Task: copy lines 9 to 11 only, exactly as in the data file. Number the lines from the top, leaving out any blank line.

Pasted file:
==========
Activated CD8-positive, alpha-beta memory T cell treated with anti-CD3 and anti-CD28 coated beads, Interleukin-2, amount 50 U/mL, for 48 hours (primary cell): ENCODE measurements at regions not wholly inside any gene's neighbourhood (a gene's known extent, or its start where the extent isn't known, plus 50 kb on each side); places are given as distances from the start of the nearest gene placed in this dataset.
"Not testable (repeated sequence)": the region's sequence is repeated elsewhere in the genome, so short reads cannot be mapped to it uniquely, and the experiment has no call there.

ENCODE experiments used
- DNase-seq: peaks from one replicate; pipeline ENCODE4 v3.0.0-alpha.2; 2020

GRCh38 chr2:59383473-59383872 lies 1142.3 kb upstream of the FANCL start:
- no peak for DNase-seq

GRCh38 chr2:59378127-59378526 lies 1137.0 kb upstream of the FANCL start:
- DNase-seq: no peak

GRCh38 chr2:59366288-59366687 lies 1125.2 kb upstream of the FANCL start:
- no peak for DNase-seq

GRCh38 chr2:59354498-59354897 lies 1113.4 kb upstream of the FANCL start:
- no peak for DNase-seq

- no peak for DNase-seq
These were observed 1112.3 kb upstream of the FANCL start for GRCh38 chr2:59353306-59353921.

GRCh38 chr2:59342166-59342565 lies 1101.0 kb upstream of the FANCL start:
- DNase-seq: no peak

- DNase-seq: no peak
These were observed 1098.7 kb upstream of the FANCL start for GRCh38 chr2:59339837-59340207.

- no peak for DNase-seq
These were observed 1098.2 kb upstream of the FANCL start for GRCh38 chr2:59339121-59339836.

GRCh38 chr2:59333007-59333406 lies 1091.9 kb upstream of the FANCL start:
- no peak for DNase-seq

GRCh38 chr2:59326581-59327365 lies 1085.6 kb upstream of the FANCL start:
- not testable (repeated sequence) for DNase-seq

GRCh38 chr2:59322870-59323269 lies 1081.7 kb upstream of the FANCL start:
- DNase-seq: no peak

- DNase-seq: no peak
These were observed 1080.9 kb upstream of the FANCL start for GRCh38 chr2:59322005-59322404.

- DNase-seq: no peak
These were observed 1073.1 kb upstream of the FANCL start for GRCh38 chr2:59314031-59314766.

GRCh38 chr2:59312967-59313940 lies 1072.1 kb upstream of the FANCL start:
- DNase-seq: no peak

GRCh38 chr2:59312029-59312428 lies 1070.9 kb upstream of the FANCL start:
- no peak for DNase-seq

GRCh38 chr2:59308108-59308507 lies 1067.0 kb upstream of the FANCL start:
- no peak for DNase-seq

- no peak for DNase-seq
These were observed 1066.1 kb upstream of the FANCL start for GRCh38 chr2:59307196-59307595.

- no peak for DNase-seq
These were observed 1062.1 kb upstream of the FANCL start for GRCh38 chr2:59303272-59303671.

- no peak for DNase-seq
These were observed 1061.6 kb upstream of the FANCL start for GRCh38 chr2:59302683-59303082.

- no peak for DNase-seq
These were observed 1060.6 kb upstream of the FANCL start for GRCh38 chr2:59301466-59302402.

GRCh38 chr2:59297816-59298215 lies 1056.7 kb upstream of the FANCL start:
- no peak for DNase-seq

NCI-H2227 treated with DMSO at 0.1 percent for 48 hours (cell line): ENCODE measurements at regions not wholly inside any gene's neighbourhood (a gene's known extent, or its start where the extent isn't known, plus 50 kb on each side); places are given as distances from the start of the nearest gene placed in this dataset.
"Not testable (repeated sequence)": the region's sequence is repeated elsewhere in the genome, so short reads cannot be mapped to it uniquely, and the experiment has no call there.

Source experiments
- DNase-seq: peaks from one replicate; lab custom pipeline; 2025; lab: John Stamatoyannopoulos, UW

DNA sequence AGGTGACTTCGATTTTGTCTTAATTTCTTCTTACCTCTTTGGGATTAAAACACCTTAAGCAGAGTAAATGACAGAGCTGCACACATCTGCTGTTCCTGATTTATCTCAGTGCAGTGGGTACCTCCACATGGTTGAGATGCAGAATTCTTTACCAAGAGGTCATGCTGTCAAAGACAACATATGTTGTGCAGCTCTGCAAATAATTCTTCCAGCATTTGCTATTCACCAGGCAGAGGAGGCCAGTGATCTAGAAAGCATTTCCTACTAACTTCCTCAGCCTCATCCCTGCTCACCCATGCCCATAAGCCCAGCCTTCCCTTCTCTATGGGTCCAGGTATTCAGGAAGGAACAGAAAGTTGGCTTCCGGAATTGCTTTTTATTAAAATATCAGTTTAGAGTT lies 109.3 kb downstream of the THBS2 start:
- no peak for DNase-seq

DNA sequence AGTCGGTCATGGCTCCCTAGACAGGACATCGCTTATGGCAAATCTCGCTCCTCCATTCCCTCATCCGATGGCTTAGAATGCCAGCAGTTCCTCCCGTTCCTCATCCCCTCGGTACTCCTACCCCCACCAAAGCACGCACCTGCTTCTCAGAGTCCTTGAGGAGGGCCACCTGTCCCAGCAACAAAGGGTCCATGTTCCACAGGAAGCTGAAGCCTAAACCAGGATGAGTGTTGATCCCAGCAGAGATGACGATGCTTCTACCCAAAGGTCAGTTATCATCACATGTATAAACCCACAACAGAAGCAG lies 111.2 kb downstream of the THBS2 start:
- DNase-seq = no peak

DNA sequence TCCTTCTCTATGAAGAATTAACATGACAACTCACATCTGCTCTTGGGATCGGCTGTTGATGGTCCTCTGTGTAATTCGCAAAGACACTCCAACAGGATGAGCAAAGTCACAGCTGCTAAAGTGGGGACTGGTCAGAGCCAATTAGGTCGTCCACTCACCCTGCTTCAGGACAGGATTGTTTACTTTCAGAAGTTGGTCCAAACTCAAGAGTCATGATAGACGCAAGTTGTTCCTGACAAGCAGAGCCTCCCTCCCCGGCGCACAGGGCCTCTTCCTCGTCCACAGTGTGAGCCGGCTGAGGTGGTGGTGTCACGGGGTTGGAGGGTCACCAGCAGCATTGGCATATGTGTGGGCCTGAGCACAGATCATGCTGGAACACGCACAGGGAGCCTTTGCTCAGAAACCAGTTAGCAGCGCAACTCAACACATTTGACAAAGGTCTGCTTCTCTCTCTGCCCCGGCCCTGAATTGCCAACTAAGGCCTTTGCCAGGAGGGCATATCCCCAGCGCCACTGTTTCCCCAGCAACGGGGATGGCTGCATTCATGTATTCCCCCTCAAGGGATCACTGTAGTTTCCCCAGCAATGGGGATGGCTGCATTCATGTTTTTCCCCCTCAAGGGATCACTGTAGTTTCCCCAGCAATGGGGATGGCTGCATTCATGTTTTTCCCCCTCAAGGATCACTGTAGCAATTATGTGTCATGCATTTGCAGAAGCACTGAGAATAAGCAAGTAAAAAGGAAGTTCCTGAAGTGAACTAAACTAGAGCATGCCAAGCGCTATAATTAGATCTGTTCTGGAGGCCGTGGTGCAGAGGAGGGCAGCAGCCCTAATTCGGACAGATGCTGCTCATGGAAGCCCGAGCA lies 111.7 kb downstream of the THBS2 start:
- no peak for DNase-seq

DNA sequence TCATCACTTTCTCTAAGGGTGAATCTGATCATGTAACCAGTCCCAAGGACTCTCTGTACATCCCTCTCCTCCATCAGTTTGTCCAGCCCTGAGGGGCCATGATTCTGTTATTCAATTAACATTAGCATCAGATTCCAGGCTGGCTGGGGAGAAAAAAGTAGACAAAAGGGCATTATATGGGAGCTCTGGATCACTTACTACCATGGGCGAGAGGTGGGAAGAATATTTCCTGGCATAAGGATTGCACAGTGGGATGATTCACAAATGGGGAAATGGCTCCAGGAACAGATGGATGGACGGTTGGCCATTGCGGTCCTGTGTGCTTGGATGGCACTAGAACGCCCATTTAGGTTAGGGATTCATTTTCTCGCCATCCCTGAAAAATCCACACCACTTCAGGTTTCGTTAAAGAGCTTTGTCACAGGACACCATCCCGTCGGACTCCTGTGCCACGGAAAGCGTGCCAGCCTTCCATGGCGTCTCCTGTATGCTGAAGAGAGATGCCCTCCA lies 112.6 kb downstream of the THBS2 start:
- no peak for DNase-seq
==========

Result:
GRCh38 chr2:59366288-59366687 lies 1125.2 kb upstream of the FANCL start:
- no peak for DNase-seq

GRCh38 chr2:59354498-59354897 lies 1113.4 kb upstream of the FANCL start: